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The Threat of Free Speech in Richmond
In the fall of 2010, the Monroe Park Advisory Council went public with their $6.2 million (that is just the sticker price on their first phase) renovation plan of Monroe Park. Organizations such as Food Not Bombs, and various churches began to come out against the proposed plans. Opposition grew, and signatures on the petition against the plans reached over 1000.
During this time period, petitions, protests, public meetings, a party in the park, and even a ten day occupation of the park were some of the ways that the coalition against the renovation plan pushed the anti-shutting-down-the-park agenda.
Well, $6.2 million is a lot of money, and MPAC received a lot of negative attention. Their plan seemed to be stuck treading water, but really, they went underground. The plan lost the spotlight, and we didn't hear anything for a while. The next I heard about it was when city council voted to put some money towards the Monroe Park Renovations in the budget they passed in July 2013. I met with Parker Agelasto to discuss what the money in the budget meant. My understanding from those meetings was that Richmond was providing money to do some of the nuts and bolts renovation necessary for things like fixing sewer/water, electricity, and the park's pathways.
The folks once unfondly known as the the Monroe Park Advisory Council are back, and calling themselves the Monroe Park Conservancy this time. They want to get a thirty year lease for Monroe Park, paying the City just a dollar a year. Excuse me please? I mean, geez, can low-income people in Richmond get leases for a dollar a year? That'd do a hell of a lot for keeping people safe and comfortable. Additionally, the Mayor has apparently agreed that the MPC would not be responsible for paying annual property tax, either. A pretty cushy deal that many Richmonders would be happy to get.
Something to consider about the intentions of the folks involved: they might be a non-profit organization, but that doesn't mean the folks involved won't be making money off this venture. The concept of non-profits is pretty misleading. Being a non-profit simply means that any profits made by the Monroe Park Conervancy can't just be split amongst the owners. But they can still get paid six figures a year to do their jobs; they can still vote on bonuses for themselves. According to the 2008 version of their renovation plan, the MPC is definitely making sure there will be well-paid positions for their own workers. They plan on hiring a park director, an assistant, private security, a program manager and an events staff. They plan on having an off-site office costing them over 3,000 a month in rent and maintenance. Which is more than double the monthly cost including utilties, tax, insurance, and mortgage on my 2,500 square foot brick house. Seems like they really plan to run Monroe Park from the lap of luxury.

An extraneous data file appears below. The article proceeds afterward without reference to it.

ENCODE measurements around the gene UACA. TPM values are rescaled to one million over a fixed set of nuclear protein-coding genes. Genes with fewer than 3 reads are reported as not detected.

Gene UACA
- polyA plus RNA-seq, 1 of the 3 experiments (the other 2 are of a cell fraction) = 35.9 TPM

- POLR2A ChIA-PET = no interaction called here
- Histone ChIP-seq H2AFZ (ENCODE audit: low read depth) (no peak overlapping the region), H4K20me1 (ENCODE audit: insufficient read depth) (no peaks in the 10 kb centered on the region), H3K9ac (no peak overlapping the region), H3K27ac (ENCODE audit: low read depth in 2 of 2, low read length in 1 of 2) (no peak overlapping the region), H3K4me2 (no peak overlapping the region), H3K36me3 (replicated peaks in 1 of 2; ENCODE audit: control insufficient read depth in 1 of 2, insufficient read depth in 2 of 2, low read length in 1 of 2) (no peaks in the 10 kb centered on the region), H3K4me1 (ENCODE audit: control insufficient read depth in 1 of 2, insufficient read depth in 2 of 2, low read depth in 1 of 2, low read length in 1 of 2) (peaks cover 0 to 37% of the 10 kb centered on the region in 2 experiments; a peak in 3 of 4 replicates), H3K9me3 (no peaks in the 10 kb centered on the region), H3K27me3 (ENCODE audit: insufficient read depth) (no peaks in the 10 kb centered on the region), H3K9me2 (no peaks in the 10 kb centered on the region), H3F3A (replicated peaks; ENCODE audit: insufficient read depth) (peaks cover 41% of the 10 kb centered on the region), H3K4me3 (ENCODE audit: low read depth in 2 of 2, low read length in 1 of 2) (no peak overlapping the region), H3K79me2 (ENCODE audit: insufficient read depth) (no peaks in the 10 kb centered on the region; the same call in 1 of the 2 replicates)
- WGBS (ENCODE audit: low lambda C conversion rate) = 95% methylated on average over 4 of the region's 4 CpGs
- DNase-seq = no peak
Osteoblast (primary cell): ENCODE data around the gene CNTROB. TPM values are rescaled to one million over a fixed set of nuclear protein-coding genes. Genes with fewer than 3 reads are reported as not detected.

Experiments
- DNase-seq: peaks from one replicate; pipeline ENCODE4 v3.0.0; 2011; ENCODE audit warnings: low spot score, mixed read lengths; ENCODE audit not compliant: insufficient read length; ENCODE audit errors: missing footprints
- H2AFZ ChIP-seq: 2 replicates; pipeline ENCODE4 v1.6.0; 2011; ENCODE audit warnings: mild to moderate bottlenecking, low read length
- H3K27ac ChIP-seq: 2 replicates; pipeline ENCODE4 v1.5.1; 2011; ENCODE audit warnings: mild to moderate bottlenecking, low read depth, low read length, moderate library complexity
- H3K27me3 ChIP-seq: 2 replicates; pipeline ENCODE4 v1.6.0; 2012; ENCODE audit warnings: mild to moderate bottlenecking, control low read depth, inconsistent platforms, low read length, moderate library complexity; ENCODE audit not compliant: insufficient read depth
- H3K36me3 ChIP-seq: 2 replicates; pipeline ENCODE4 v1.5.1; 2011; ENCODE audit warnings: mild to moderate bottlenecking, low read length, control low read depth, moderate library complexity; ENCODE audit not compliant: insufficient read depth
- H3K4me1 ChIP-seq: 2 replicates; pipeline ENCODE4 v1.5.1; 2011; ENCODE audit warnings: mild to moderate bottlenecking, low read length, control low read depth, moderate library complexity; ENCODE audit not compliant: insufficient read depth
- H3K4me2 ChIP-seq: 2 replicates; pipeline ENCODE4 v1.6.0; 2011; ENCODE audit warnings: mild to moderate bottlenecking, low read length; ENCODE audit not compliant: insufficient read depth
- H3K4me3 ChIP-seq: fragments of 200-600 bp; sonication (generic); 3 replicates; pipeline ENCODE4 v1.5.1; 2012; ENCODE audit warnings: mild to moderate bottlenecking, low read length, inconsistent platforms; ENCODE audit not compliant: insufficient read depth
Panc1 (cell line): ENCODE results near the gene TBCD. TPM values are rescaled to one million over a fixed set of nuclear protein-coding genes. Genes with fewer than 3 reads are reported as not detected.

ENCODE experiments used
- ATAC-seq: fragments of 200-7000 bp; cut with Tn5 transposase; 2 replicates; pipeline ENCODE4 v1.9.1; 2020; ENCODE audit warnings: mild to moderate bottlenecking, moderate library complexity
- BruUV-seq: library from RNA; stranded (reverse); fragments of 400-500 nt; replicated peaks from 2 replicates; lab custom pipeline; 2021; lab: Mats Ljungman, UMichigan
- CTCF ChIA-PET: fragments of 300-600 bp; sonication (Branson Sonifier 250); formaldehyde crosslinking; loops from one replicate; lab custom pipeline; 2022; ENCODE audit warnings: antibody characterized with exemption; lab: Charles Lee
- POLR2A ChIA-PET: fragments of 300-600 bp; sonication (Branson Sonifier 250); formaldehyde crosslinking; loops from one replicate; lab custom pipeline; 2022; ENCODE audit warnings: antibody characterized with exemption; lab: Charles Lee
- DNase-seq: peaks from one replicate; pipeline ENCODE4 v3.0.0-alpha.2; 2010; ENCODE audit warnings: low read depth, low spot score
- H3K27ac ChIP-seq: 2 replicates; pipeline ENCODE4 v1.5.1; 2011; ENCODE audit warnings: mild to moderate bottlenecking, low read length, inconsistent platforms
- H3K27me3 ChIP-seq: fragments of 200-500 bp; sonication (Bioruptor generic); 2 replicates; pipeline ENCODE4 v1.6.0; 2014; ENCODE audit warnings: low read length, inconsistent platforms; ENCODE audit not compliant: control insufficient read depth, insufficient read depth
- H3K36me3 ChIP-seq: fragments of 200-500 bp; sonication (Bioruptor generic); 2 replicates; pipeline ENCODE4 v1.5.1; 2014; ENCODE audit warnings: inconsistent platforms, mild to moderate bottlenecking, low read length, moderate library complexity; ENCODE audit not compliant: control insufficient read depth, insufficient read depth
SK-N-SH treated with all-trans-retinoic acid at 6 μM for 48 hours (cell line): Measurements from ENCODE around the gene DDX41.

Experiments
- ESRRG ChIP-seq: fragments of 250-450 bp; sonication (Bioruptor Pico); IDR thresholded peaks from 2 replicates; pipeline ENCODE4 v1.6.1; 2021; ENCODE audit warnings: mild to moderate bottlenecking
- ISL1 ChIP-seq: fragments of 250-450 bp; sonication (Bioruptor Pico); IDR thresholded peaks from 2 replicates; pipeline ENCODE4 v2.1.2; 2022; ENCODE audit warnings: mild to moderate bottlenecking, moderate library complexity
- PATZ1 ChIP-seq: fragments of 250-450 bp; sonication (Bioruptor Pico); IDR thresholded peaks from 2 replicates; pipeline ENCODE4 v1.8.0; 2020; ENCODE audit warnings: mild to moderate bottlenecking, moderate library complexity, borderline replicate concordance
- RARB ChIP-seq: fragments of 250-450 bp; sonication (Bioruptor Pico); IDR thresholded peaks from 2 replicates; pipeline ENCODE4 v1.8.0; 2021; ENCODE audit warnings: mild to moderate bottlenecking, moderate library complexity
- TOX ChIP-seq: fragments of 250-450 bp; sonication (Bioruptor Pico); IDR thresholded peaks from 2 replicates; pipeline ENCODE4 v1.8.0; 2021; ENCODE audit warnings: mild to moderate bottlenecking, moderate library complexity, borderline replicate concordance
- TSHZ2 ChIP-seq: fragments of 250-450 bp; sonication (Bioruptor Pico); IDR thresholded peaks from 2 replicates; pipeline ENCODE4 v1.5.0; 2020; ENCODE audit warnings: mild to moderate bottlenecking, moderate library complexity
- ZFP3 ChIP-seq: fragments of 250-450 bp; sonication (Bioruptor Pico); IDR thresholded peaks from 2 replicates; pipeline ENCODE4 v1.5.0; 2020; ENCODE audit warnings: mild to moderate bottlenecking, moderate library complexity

When I first started researching for this article, all I could find was Mark S. Dray listed as the 'In Care of' name for the MPC. Aside from that there was little to no information available online about the MPC. We know Alice Massie is involved. The lack of information available about the people involved in this project is not heartwarming. In 2010, they actually removed from their website the document containing their renovation plan. The Wingnut Anarchist Collective had previously downloaded a copy, however, and was able to upload the plan to keep it available to the public. Transparency is not their strong suit, which begs the question as to why we should trust them with one of our largest parks. Why we should just basically give it away to them?
Listed among the board members are Mayor Dwight Jones and Robert Scott Ukrop. Clearly some powerful and monied people are sitting behind this plan. The most upsetting aspect of the privatization plan however, is this: “The Conservancy will establish a list of 'acceptable activities' in the park. If you qualify under their policy, you may apply for a permit which costs $35 per event/activity.”
Once Monroe Park is privatized, a small group of elite, privileged people will apparently be able to decide what activities are acceptable, and which are banned. And then even if your activity falls within their acceptable category, they expect you to pay a fee.
This sort of a fee is likely unconstitutional, and is certainly inhumane. Any fee or permit process that complicates the simple act of sharing food should be laughed out of Richmond and the people bringing these ideas to the table need to feel great shame for their greed. Should people be fined $35 for sharing food with others who are hungry, all so someone (my money is on Alice Massie), can get paid 6 figures a year to be the park director? Not while I'm alive.
An example of how detrimental this might be is Food Not Bombs. Food Not Bombs has been serving a free vegetarian meal to community members in Monroe Park for over 20 years now. The organization has little to no budget, and serves on a weekly basis. However, if a fee had been in place this entire time, Food Not Bombs would have had to have around $1,890 a year just for access to the park. $1,890 is more money than Food Not Bombs spends total on food, staples, oils, plates, etc. for an entire year. Over 20 years, we are talking $37,800. Attempting to make organizations and churches who spend their own money to provide necessary and community oriented services pay a fee to a private organization for the right to use a public park is unacceptable.